In 1871 a Dr King is reported as having released a dog fox and two vixens west of Ballarat, at about the same time Thomas Chirnside released several foxes on his pastoral holding, Werribee Park, a 90,000 acre estate south west of Melbourne.  These releases were most significant because within a decade foxes had covered an area of approximately 5,000 square miles (about 13,000 square kilometres) and by the 1920s foxes had spread across most of Australia except for the tropical north and the desolate areas inland.

Because the red fox was not indigenous to Australia, it had no natural predator, and with access to an abundant food source consisting of small native fauna, ground birds, plant seeds and rabbits (another introduced species), it thrived in the environment.  By 1893 foxes had become so numerous that a number of municipal shires officially declared the fox to be noxious vermin and placed a bounty on it which continues today in many shires throughout Australia.


Foxhounds in Australia

The first recorded importation of foxhounds into Australia was in 1811 under the auspices of Governor Lachlan Macquarie, the second governor of the colony of New South Wales.

Since those first hounds arrived in Australia, numerous hounds have been imported privately from some of the most influential packs of foxhounds in the United Kingdom and Ireland.  Once the six colonies of Australia became more self-supporting, from the 1850s onwards, the continuity of breeding and maintaining packs of foxhounds became better established.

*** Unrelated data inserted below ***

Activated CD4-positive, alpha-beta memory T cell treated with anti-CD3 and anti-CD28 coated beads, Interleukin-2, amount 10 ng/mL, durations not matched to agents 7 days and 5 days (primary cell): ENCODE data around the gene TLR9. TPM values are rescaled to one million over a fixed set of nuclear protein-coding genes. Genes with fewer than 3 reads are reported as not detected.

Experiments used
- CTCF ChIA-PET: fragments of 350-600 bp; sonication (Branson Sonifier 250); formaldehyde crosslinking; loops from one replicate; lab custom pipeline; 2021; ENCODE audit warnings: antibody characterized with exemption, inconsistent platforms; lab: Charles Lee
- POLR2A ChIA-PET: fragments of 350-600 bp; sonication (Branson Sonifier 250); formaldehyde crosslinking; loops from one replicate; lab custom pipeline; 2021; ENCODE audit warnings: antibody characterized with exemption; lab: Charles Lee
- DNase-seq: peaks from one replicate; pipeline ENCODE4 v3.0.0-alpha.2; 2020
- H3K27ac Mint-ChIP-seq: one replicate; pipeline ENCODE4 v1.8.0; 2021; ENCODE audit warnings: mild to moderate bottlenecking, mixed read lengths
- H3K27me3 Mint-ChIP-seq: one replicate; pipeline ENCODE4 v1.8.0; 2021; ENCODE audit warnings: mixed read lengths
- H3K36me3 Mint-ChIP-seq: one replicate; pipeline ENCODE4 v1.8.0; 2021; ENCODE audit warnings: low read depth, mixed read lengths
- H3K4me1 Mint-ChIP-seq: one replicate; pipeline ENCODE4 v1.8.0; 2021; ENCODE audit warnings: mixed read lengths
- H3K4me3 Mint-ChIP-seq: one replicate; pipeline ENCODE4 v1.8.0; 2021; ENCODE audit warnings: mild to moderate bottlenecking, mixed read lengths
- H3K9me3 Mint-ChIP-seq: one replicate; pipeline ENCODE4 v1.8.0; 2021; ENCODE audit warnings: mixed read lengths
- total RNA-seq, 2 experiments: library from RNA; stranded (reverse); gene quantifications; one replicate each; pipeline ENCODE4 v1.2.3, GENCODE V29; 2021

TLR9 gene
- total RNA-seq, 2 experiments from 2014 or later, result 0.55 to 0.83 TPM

The breeding gene pool in Australia is very limited.  We have relied on regular importations over the last 160 years from Cattistock, North Cheshire, The Curre, Fernie, Grafton, Meynell, Oakley, Puckeridge, Pytchley, Eridge, Warwickshire, Zetland, Duke of Buccleuch, Dumfriesshire, Linlithgow and Stirlingshire and Jedforest hunts and County Carlow hunt in Ireland, all prior to WW II, and since the war from the Duke of Beaufort, Heythrop, Exmoor, VWH, Cattistock and Cottesmore hunts.  More recently Ellerslie Camperdown Hunt and Findon Hunt have imported American Hounds from Ben Hardaway of the Midland Hunt in USA.

As part of their Centenary Celebrations in 1988, the Oaklands Hunt held a Hound Show and invited other hunts to participate.  It was such a successful day both from being able to view hounds from other kennels in the one place for the first time and as a significant social occasion that the Masters at the time agreed the day should become an annual event on the hunting calendar.

John walking his hounds in 2009

John walking his hounds in 2009

The Show has been an important influence over the past 25 years in the breeding of foxhounds in Australia.   The friendly rivalry to breed better hounds has greatly improved the hound type with the coarser, heavier-shouldered hounds giving way to a more athletic hound infinitely more suitable for crossing wide open galloping country and importantly, accounting for a greater number of foxes.




Foxhunting Fraternities’ Influence on the Establishment of Horse Racing in Victoria and the Financial Support the Hunts Received from Horse Racing